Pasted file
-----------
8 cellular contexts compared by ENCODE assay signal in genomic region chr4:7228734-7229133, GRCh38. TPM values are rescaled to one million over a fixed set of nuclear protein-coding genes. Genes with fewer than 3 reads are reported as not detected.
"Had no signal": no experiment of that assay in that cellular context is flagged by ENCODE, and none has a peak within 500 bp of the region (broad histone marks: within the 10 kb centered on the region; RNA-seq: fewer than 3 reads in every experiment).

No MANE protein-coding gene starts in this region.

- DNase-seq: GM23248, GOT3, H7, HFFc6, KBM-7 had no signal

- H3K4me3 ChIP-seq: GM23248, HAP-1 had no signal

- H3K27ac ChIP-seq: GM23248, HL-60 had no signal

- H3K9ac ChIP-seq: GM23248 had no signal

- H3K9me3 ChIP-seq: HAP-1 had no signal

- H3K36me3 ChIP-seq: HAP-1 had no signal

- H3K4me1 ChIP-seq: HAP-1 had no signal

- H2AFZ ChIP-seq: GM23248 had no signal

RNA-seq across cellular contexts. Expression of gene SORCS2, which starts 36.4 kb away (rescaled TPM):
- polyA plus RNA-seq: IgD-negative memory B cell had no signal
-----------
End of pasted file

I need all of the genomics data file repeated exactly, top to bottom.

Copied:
8 cellular contexts compared by ENCODE assay signal in genomic region chr4:7228734-7229133, GRCh38. TPM values are rescaled to one million over a fixed set of nuclear protein-coding genes. Genes with fewer than 3 reads are reported as not detected.
"Had no signal": no experiment of that assay in that cellular context is flagged by ENCODE, and none has a peak within 500 bp of the region (broad histone marks: within the 10 kb centered on the region; RNA-seq: fewer than 3 reads in every experiment).

No MANE protein-coding gene starts in this region.

- DNase-seq: GM23248, GOT3, H7, HFFc6, KBM-7 had no signal

- H3K4me3 ChIP-seq: GM23248, HAP-1 had no signal

- H3K27ac ChIP-seq: GM23248, HL-60 had no signal

- H3K9ac ChIP-seq: GM23248 had no signal

- H3K9me3 ChIP-seq: HAP-1 had no signal

- H3K36me3 ChIP-seq: HAP-1 had no signal

- H3K4me1 ChIP-seq: HAP-1 had no signal

- H2AFZ ChIP-seq: GM23248 had no signal

RNA-seq across cellular contexts. Expression of gene SORCS2, which starts 36.4 kb away (rescaled TPM):
- polyA plus RNA-seq: IgD-negative memory B cell had no signal